Monetary Value

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  • Psychological value – It refers to the personal satisfaction generated by possessing, using, and buying a particular product or service.

Examples

Let us look at some economic value examples to understand the concept better.

Example #1

Luke inherits a vintage motorcycle from his grandfather. For Luke, this motorcycle has immense psychological value. When Luke rides out of his garage and takes it for a spin around the city, he experiences immense pleasure.

In addition, Luke experiences pride when he flaunts this motorcycle in front of his friends and colleagues. The value of a product depends on the customer; the value need not be tangible.

Now, the market value of the vintage motorcycle is on the rise. Therefore, Luke could gain a significant amount by selling the automobile. But Luke has no plans of selling, as it is more valuable to him than others. For Luke, the pleasure of riding surpasses its market price.

The market price of any commodity fluctuates depending on demand and supply. Also, the motorcycle has added value to Luke, as it reminds him of his grandfather. For Luke, it is even more valuable than other retro motorcycles.

Example #2

Let us assume that Luke already owns a second motorcycle. When Luke inherited his grandfather’s automobile, he lost interest in the other bike.

Also, for Luke, it is a matter of utility. He cannot ride two automobiles at once. Due to the fun factor, Luke predominantly rides a vintage motorcycle. Meanwhile, his other ride gathers dust in the garage. After two months, Luke decides to sell the other bike.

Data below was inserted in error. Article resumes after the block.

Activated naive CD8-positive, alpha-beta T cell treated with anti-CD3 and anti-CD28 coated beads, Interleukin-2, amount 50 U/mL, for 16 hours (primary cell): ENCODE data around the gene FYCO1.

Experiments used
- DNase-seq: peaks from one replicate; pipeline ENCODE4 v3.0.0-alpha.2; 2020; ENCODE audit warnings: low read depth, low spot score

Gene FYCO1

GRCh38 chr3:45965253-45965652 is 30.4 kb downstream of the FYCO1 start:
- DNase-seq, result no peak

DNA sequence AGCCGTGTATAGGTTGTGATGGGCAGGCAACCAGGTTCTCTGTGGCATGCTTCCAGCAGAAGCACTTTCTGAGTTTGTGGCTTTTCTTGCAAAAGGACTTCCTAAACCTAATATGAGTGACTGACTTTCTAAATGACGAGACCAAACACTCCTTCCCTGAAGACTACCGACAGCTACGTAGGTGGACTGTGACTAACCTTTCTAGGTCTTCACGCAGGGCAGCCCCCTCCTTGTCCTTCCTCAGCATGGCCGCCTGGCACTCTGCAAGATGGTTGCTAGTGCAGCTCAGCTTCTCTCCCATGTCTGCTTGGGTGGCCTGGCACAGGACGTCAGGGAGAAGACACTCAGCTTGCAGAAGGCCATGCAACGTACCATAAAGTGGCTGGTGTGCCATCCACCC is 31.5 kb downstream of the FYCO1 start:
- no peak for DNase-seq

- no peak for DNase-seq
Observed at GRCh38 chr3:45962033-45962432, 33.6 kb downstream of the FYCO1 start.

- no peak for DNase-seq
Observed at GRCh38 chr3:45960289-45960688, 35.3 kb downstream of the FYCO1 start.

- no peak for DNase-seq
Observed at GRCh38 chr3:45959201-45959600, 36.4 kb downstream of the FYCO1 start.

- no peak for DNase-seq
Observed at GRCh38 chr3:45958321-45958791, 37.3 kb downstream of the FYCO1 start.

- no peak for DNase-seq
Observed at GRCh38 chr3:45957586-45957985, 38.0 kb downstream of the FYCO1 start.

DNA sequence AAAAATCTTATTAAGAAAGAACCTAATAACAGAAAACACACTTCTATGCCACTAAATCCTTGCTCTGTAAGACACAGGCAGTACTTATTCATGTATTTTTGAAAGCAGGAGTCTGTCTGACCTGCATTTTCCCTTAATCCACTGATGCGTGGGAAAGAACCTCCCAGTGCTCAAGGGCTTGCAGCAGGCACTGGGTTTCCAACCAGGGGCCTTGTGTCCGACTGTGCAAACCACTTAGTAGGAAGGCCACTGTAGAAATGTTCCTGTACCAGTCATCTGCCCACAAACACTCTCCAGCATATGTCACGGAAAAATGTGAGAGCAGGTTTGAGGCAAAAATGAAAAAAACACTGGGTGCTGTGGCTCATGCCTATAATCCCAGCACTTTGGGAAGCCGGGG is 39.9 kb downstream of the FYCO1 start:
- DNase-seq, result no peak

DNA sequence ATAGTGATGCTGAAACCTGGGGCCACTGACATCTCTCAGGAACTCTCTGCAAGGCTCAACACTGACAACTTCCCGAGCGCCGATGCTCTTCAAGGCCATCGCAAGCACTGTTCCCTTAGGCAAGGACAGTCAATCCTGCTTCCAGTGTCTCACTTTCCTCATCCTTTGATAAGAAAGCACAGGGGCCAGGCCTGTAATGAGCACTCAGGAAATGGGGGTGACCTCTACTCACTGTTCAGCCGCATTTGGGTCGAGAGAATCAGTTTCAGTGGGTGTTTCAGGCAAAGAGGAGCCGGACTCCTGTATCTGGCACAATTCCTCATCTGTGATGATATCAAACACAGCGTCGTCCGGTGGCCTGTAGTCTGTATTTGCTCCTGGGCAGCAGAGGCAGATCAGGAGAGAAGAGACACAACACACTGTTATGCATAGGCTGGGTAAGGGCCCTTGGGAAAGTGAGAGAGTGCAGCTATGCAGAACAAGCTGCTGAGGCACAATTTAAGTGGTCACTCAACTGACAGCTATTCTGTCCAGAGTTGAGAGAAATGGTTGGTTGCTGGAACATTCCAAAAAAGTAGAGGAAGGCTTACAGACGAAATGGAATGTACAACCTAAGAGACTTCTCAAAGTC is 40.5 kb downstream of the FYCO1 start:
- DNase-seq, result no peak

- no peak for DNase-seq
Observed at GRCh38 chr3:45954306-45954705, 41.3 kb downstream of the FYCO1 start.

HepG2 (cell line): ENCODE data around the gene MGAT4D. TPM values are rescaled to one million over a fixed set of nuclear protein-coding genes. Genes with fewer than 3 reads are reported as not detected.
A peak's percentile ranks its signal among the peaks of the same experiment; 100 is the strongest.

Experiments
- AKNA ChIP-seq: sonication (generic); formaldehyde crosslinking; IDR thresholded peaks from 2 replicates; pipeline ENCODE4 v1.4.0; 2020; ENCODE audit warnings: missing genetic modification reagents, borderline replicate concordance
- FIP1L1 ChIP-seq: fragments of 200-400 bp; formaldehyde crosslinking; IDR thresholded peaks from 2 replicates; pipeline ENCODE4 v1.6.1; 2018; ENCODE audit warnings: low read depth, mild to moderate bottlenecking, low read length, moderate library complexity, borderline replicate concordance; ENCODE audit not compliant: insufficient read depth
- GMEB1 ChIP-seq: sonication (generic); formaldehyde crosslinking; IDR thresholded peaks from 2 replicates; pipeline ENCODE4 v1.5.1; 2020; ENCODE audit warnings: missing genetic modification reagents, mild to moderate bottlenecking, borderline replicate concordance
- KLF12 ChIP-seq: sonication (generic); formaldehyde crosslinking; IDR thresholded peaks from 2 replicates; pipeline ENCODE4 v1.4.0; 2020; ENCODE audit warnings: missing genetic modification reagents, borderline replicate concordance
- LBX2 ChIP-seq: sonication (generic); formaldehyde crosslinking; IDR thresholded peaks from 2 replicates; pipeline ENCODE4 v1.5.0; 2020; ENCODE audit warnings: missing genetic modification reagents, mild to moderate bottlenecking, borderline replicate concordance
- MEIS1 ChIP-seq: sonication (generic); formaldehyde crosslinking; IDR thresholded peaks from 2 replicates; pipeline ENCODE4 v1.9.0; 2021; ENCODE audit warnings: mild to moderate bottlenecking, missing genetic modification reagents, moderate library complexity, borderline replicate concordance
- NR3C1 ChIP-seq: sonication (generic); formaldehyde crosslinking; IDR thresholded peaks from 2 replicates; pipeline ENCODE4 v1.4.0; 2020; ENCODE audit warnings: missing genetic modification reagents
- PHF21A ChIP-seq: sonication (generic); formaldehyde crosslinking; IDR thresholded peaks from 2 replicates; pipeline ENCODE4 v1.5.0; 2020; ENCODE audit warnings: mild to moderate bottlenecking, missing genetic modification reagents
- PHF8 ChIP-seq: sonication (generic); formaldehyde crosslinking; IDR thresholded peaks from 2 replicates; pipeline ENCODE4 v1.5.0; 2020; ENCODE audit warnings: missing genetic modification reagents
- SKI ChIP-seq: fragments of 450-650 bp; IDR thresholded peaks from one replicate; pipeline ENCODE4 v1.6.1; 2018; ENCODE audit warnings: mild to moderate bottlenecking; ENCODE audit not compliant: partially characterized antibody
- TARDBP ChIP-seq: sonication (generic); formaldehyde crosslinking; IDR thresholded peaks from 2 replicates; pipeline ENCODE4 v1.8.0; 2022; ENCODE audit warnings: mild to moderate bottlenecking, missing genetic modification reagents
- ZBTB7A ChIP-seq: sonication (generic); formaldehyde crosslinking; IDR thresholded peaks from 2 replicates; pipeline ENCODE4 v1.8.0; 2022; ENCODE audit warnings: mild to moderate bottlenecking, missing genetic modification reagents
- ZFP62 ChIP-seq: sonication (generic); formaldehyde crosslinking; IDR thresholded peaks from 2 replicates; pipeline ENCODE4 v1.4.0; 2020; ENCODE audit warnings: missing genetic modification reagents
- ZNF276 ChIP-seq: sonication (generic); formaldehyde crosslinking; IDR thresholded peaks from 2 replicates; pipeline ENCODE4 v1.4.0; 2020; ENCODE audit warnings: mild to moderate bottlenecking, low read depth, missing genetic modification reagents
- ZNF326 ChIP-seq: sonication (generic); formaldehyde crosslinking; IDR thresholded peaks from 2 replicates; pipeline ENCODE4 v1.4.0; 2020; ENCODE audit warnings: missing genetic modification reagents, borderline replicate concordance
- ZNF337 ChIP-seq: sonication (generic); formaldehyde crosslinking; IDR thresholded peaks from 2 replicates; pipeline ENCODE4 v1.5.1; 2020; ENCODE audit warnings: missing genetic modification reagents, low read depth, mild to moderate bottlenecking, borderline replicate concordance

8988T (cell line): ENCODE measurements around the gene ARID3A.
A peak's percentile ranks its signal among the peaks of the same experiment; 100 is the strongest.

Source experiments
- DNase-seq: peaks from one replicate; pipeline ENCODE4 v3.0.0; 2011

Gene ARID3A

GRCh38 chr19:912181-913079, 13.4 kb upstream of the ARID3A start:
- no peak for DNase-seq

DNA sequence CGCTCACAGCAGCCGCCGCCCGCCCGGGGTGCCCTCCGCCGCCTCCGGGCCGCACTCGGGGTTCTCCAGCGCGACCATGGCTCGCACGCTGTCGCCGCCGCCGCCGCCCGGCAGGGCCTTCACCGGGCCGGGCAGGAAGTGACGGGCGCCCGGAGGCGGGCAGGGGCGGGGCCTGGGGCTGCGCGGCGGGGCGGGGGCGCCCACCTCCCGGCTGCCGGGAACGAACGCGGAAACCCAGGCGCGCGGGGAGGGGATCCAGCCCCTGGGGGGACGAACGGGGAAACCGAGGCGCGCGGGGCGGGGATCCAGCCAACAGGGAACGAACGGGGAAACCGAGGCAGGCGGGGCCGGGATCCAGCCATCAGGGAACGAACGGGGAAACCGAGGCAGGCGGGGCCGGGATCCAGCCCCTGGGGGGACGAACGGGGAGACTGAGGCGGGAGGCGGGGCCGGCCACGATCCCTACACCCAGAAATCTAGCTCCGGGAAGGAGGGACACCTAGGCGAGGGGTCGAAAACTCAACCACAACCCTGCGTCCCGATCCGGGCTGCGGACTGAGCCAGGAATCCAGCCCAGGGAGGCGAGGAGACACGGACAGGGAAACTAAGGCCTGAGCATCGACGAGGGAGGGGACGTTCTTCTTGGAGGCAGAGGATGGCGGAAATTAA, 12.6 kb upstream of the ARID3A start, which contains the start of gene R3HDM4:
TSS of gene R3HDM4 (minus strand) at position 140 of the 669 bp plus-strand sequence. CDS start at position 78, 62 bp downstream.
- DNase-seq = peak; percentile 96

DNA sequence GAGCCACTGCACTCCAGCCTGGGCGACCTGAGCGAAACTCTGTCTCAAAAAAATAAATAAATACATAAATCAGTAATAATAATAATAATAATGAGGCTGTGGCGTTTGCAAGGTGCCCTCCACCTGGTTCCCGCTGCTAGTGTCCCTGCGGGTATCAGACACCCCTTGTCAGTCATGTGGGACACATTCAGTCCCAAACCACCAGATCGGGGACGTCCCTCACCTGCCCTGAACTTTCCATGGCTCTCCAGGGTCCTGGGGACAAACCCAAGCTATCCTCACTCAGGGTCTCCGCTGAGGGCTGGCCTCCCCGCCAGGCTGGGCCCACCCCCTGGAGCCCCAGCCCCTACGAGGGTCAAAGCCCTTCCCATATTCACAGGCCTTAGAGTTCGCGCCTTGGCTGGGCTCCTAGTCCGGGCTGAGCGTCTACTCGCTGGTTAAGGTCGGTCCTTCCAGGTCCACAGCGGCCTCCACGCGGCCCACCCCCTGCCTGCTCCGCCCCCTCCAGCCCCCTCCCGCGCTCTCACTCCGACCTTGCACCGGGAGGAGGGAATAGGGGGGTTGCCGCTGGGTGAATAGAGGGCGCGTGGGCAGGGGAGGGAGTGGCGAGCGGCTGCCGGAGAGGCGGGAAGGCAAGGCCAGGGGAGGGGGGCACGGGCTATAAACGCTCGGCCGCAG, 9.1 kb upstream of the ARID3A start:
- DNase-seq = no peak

Thus, depending on the time and external factors, the same customer may value a product more or less. For example, due to the new addition, Luke lost interest in his existing ride. But, previously, Luke valued the existing motorcycle more.

Economic Value vs Social Value vs Market Value

Now let us look at economic value vs social value vs market value comparisons to distinguish between them.

  • Economic value is based on a customer’s preference and willingness to pay. In comparison, social value refers to growth in social status and likeability brought out by a product or service. In contrast, the market value depends on demand and supply.
  • A product’s economic and social values can be higher than the market value.
  • Economic and social values are intangible; they cannot be quantified. In contrast, the market value can be expressed in numbers.
  • Market value is objective, as it is closely linked to empirical data. On the other hand, social and economic values are subjective.

Frequently Asked Questions (FAQs)

1. What is direct economic value?

As soon as a customer purchases a product or service, they can reap some of its benefits immediately, called direct value. However, some products may have negligible immediate benefits but exhibit long-term benefits.

2. What is indirect economic value?

It is the opposite of direct value and offers benefits depending on the consumer’s behavior towards the product or asset. For example, a share bought today may not provide returns immediately. But in the long run, it has tremendous growth potential and possesses indirect value.

3. Do all resources have an economic value?

No, not necessarily. A product’s value is primarily gauged based on supply, demand, and scarcity. But a particular consumer may not need a specific product. In such scenarios, that product is not valuable to the consumer.

This article has been a guide to what is Economic Value. Here we explain its estimation, examples, and comparison with social and monetary value. You can learn more about it from the following articles –